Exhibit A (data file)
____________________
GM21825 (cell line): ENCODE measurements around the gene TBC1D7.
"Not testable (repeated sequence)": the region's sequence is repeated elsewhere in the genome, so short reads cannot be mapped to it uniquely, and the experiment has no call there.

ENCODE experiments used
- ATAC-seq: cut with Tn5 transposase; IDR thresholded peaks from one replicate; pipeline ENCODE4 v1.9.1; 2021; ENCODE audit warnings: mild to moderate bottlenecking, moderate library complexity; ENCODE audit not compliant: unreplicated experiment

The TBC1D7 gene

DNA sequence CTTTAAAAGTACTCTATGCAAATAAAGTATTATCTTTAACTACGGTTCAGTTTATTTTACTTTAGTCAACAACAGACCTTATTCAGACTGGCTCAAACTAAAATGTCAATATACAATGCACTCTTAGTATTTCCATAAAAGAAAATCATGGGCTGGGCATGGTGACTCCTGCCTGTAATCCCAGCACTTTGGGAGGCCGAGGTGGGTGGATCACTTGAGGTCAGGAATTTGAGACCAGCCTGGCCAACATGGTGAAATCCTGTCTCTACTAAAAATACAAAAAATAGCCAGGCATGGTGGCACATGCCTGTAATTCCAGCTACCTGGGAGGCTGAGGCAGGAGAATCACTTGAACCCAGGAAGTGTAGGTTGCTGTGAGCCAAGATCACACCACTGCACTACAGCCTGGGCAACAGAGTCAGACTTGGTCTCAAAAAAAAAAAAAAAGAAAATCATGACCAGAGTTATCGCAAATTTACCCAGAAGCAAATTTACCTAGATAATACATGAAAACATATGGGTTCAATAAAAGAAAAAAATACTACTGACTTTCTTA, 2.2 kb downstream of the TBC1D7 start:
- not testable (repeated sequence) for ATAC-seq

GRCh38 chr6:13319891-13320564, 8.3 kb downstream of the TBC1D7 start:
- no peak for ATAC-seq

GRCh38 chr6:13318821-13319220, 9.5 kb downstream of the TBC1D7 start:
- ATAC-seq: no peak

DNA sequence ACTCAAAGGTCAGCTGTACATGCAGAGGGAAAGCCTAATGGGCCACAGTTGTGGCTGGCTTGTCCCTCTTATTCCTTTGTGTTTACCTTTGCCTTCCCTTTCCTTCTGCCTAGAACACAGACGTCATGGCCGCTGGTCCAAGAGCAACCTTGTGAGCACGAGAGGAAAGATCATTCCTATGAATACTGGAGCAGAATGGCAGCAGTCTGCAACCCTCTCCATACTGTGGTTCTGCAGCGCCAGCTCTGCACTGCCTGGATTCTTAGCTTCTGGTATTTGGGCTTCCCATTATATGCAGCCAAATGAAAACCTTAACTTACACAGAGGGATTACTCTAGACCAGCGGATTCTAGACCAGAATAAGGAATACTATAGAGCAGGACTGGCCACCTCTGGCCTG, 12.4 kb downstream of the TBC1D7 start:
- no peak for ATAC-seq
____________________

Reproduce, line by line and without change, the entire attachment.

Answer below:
GM21825 (cell line): ENCODE measurements around the gene TBC1D7.
"Not testable (repeated sequence)": the region's sequence is repeated elsewhere in the genome, so short reads cannot be mapped to it uniquely, and the experiment has no call there.

ENCODE experiments used
- ATAC-seq: cut with Tn5 transposase; IDR thresholded peaks from one replicate; pipeline ENCODE4 v1.9.1; 2021; ENCODE audit warnings: mild to moderate bottlenecking, moderate library complexity; ENCODE audit not compliant: unreplicated experiment

The TBC1D7 gene

DNA sequence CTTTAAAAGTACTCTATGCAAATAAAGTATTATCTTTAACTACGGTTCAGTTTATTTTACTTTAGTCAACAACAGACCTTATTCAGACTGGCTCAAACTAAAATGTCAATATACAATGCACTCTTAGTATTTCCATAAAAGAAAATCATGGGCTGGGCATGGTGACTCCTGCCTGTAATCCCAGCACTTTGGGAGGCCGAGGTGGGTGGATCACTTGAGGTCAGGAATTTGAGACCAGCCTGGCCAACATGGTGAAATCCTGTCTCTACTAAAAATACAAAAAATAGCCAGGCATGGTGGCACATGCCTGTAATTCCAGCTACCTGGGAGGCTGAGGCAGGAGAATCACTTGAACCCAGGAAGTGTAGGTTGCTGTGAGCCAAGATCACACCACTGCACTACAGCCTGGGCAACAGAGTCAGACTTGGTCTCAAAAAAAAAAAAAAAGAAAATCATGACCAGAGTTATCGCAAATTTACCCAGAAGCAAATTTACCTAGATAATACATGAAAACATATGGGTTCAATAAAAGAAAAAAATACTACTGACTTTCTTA, 2.2 kb downstream of the TBC1D7 start:
- not testable (repeated sequence) for ATAC-seq

GRCh38 chr6:13319891-13320564, 8.3 kb downstream of the TBC1D7 start:
- no peak for ATAC-seq

GRCh38 chr6:13318821-13319220, 9.5 kb downstream of the TBC1D7 start:
- ATAC-seq: no peak

DNA sequence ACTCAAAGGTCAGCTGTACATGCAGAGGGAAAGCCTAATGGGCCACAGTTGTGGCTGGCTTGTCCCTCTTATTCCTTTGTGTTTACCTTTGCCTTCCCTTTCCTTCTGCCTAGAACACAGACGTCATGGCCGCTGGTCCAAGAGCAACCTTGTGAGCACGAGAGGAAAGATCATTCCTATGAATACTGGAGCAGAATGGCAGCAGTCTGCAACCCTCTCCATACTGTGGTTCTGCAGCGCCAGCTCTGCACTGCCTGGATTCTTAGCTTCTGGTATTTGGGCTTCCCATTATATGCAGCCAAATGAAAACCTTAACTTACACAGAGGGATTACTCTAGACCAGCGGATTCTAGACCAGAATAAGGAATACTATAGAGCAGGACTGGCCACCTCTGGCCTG, 12.4 kb downstream of the TBC1D7 start:
- no peak for ATAC-seq